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Iraq

A healthy start for babies born in displacement camps in Iraq

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© UNICEF/UN032124/Mackenzie
Suha (left), Maisaa (centre) and Muntaha (right) at Debaga displacement camp. The three work for a UNICEF-supported initiative to ensure the health of pregnant women, new mothers and infants in the camp.
 

By Chris Niles

Find out how three health volunteers are making sure babies born in Debaga camp, in the Kurdistan Region of Iraq, have a healthy start in life.

DEBAGA CAMP, Kurdistan Region, Iraq, 16 September 2016 – On a late summer morning, Debaga camp is thronged with people. The camp was built to house around 5,000 individuals, but the population has grown to more than 36,000 in less than six months as displacement increases from villages and towns near the city of Mosul.

Distinct among the colourful crowd in the camp are three young women wearing pristine white coats and clutching clipboards.

Maisaa, Suha and Muntaha, who live in the camp, are health volunteers supported by UNICEF and the Department of Health. They stop outside the temporary shelter of a displaced family from Mosul and remove their shoes before stepping into the living room. The space is cool and mattresses line the walls. In the centre of the room, a tightly swaddled newborn baby, Ruqayya, sleeps in a wooden crib. Maisa speaks with Ruqayya’s mother about her baby’s health and gives her a pamphlet explaining the benefits of breastfeeding. Then she unwraps the baby’s swaddling clothes and takes her temperature.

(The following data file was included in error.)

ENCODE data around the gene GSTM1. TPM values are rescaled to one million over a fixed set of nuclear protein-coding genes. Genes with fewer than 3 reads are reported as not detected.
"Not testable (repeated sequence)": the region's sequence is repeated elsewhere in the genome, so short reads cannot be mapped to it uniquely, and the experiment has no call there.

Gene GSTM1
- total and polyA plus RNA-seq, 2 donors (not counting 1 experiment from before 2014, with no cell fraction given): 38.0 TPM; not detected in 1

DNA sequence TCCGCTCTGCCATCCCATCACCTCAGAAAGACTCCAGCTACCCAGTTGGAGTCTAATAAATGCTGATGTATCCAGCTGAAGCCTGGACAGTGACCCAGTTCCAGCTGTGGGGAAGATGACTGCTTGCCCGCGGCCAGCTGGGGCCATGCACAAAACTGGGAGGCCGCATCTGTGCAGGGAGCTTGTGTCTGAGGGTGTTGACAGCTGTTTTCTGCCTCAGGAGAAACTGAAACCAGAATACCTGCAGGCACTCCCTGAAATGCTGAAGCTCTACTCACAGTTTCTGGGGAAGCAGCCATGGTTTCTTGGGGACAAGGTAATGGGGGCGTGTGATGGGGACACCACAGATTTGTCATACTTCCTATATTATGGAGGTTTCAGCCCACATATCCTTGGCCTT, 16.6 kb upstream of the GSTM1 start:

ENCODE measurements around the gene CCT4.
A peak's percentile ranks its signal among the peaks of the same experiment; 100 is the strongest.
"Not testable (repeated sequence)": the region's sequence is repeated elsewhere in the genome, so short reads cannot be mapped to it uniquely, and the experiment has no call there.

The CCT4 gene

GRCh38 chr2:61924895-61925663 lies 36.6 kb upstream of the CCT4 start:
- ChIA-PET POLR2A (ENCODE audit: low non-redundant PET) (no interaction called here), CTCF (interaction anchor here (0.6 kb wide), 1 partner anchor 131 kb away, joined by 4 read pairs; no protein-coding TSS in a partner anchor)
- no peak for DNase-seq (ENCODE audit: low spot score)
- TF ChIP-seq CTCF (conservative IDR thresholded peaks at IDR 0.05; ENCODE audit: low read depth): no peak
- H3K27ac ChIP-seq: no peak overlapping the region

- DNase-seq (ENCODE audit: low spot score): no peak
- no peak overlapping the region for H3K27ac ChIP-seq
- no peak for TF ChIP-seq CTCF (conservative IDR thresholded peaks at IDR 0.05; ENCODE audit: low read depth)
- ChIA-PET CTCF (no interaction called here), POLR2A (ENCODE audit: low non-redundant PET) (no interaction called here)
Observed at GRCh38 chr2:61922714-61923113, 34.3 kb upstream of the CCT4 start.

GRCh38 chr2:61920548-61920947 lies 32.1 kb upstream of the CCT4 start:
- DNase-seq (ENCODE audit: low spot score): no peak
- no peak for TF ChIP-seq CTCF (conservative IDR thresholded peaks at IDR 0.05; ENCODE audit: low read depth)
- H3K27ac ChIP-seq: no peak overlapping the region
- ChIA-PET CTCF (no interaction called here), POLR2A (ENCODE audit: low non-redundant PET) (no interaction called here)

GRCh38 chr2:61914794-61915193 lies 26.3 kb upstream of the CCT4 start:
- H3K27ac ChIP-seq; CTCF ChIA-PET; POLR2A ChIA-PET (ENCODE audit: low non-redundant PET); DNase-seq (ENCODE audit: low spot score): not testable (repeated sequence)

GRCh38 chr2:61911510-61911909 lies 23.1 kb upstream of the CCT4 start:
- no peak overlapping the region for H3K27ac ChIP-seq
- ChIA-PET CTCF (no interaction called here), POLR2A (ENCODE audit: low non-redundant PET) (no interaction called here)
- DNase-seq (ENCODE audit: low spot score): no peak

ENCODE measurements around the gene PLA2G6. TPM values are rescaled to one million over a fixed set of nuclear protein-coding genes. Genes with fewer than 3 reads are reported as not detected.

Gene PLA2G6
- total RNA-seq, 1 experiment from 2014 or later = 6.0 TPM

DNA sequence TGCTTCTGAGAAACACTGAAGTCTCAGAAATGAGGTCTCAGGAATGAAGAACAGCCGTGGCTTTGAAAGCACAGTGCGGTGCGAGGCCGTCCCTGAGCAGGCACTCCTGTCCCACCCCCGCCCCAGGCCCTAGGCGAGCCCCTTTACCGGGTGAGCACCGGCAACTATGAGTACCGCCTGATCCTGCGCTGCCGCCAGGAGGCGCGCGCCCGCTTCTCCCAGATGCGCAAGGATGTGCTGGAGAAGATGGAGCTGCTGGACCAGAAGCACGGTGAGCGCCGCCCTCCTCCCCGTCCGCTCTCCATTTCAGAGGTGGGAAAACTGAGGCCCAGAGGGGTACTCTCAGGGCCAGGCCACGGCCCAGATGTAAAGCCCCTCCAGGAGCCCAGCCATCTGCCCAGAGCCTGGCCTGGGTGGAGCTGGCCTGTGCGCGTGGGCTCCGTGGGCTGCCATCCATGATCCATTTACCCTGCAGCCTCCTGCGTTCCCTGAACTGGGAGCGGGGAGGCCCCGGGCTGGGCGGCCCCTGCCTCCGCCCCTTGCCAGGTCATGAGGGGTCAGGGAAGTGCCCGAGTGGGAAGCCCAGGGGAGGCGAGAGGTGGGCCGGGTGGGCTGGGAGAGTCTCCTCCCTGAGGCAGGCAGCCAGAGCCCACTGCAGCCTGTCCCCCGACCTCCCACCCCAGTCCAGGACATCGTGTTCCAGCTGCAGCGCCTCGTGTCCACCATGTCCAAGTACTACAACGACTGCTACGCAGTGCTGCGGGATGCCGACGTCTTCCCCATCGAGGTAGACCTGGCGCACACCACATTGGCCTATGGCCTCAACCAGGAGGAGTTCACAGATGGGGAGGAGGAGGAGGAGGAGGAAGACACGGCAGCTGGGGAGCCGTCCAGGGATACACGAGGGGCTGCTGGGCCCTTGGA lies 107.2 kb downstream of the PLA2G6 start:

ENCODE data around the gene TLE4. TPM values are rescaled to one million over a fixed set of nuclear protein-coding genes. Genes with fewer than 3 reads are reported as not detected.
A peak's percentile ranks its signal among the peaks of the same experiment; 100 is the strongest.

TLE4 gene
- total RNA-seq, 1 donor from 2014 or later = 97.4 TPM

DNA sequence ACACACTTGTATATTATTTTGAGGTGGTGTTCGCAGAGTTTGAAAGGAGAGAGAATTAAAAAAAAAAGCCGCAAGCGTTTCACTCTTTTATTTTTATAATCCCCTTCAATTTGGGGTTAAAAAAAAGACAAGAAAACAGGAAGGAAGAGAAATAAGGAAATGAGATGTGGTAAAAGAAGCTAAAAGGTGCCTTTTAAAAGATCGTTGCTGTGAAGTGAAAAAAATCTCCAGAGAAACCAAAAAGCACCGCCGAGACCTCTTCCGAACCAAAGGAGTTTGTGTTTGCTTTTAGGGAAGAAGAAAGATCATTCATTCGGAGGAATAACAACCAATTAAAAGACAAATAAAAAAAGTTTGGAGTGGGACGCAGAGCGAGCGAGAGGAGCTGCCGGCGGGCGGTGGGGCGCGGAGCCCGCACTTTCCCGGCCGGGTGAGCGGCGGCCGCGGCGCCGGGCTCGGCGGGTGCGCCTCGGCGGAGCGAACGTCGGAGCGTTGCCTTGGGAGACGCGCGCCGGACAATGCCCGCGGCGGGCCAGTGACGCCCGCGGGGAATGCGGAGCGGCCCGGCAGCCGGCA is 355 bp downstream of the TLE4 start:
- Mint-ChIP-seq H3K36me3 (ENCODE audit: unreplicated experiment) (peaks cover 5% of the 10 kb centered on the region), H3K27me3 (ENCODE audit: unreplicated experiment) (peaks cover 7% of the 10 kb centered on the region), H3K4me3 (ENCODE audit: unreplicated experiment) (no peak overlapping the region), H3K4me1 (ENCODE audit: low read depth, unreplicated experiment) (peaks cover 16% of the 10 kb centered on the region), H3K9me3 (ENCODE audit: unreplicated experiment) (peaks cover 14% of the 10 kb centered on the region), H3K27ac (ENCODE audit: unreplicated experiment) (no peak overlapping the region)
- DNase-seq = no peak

Ruqayya, just 7 days old, is the picture of health.

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© UNICEF/UN032130/Mackenzie
Seven-day-old Ruqayya sleeps in a crib in her family's shelter in Debaga displacement camp.

Reaching Debaga’s youngest residents

About 75 babies are born in the camp every month, and it is the job of these health volunteers to identify pregnant mothers and ensure that they have the information they need to keep their babies healthy. 

The programme is supported by a generous donation from the Directorate General for the European Commission’s Humanitarian Aid and Civil Protection department (ECHO). The volunteers visit expectant mothers and newborn babies until they are 28 days old, six visits total. Mothers are also encouraged to visit the camp’s UNICEF-supported ‘baby hut’, where children’s growth and weight are monitored. Children who are underweight are provided with nutrition supplements.  

>>  Check in on the health volunteers of Kawergosk camp

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© UNICEF/UN032125/Mackenzie
Mothers bring their children to a UNICEF-supported growth and nutrition monitoring unit, or 'baby hut', in Debaga camp.

Vaccinations

Before fleeing their homes, many of the families in Debaga lived in areas under the control of armed groups for more than two years and lacked access to basic healthcare services. Many infants and young children arriving in the camp have had no vaccinations at all.

With funding from ECHO, UNICEF supports four vaccination teams in the camp, ensuring that children catch up with their routine vaccinations, as well as conducting special campaigns for measles and polio. A nine-day measles and polio campaign for all children under 15 has just concluded. 

>>  All children have the right to survive and thrive. Learn more about immunization and children in conflict

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© UNICEF/UN032130/Mackenzie
Fourteen-day-old Muhannad lies in his crib. The health volunteers are happy to see that today he is visibly bigger than he was on their last visit.

A valuable service

Continuing their rounds, the health volunteers visit baby Muhannad, who is 14 days old. This is the volunteers’ second visit to the family, and they are happy to note that Muhannad is visibly bigger than last time.

“It’s difficult living in a camp with young children,” Suha says. “The mothers don’t know what to do, so we’re providing a valuable service.”

>>  Learn more about the humanitarian needs of children in Iraq


 

 

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